Ohio residents are pleading with local media outlets to exercise restraint in putting out video any footage that shows the shooting death of Sonny Kim, a Cincinnati police officer who was ambushed and killed in June by a man who said he wanted to commit “suicide by cop.”
Video footage from a dashboard camera is said to have captured Kim’s final moments, and some media outlets, including the Cincinnati Enquirer, have asked to review the video, as is allowed by Ohio’s sunshine law. In an op-ed Monday, the Enquirer’s editorial board said reviewing the footage was necessary to fully understand what transpired.
“[It] is our duty to ask for the video footage,” the paper wrote. “It provides a crucial perspective of the incident.”
A rapidly growing petition launched by residents asks media outlets not to air or print images from the video, saying such a decision would be sensationalistic and of no intrinsic public value. The petitioners are promising a boycott of all news outlets -- and their sponsors -- should they show the footage.
“While this video has limited training value for law enforcement, there is no justifiable purpose to air this video to the general public. The only reason any news outlet would want to air this video is to boost their ratings and generate revenue$. Imagine for just a moment how devastating it would be for the Kim family, their children and close friends to view Sonny in his final dying moments.”
The petition, which gained more than 1,500 signatures in a day, targets the Enquirer and a number of local TV stations in addition to the four national broadcasters, ABC, NBC, CBS and Fox. Email addresses and phone numbers of the stations’ news directors are also included in the petition.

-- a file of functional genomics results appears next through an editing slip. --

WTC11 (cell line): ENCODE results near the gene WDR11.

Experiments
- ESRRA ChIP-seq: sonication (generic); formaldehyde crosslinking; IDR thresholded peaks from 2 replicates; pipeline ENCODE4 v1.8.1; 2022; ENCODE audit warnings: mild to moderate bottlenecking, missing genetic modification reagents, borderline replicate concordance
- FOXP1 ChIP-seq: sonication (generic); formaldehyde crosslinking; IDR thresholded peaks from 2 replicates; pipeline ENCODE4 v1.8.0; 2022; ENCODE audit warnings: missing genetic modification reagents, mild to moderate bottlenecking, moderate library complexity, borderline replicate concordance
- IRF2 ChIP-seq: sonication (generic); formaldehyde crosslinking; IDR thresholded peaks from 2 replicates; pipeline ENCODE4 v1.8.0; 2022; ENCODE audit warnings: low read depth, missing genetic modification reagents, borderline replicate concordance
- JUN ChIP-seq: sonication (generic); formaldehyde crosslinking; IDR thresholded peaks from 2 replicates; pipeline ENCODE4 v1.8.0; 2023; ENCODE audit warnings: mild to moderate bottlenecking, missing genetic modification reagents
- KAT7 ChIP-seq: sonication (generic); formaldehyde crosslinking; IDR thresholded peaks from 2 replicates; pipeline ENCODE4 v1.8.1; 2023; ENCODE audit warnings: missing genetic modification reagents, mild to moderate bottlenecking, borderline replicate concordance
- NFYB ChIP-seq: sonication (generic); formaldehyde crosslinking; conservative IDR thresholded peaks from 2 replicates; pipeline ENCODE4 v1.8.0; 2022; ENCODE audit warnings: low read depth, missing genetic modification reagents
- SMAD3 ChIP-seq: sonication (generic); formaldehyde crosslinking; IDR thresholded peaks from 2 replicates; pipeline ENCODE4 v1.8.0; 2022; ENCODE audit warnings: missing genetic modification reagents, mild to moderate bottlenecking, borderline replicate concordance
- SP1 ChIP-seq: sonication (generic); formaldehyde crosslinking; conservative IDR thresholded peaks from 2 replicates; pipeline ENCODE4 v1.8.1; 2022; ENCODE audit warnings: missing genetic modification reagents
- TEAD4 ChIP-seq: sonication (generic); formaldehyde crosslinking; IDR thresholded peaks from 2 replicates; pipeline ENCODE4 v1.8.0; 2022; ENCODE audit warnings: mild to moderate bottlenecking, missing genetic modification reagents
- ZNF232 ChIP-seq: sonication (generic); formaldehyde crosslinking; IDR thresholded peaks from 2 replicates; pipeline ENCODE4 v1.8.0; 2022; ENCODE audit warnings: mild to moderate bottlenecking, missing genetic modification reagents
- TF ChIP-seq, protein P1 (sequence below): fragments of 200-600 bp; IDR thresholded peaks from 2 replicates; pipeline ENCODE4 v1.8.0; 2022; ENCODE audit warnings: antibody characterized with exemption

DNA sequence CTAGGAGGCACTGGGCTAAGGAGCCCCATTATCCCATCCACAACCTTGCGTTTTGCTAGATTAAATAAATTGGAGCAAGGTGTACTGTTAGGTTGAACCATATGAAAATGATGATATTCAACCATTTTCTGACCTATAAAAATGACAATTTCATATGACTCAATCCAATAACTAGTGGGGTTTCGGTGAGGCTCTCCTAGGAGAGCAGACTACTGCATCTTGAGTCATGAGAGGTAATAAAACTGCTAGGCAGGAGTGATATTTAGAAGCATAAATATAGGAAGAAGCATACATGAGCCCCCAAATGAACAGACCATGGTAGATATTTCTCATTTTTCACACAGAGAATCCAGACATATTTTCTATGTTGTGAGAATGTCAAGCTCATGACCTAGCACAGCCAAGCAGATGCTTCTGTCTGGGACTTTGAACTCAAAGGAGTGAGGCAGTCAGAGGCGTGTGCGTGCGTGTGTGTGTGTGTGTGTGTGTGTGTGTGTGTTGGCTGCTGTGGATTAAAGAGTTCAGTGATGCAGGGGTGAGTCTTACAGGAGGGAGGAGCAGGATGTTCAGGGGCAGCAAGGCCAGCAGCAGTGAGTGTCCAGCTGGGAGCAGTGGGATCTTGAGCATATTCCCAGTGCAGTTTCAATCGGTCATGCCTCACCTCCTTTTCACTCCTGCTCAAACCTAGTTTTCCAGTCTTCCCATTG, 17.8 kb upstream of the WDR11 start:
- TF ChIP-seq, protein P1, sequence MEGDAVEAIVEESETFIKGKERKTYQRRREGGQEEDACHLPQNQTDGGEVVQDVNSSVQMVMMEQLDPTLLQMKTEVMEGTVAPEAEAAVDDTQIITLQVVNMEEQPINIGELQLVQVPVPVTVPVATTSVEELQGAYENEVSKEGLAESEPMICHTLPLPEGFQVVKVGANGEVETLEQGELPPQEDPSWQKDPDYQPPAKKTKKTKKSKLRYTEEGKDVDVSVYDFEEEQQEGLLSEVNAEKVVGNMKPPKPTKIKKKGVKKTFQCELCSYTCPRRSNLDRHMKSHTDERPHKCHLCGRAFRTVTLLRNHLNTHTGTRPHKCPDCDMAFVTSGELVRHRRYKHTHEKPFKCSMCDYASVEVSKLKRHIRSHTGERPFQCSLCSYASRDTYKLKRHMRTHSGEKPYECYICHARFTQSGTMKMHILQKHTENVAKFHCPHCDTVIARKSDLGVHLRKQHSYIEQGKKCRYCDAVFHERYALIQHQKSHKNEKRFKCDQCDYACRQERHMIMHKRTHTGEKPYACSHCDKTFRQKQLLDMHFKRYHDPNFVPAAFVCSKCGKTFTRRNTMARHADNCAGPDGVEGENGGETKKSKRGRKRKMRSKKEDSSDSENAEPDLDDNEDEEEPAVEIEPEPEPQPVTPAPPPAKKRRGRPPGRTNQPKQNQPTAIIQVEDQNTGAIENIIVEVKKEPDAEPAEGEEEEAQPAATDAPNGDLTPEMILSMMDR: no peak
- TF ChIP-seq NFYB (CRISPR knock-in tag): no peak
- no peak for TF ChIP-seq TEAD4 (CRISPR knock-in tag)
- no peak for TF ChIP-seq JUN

In an impassioned email to Cincinnati Mayor John Cranley, Kim’s widow, Jessica Kim, begged city officials not to release the video. “For my kids, witnessing their father lying helplessly on the ground will only add to the devastation that they have already felt,” she wrote, as WLWT5 reported.
The conflict raises questions about the line between the public’s right to know and a family’s right to privacy. Some outlets, such as Fox 19 Now, have already said they would honor Jessica’s wishes and not air the footage should they obtain it.
Meanwhile, Hamilton County Prosecutor Joe Deters has refused to release the video on the grounds that it is part of an active investigation, but his office could be compelled to release it if a state court determines the footage to be a matter of public record.
Kim, a 27-year veteran of the force, was ambushed and killed last month in the city’s Madisonville neighborhood, where he was responding to a call. Kim’s killer, Trepierre Hummons, was also killed in the incident. The officer has been heralded as a hero by the community and local officials.
Read the full petition here.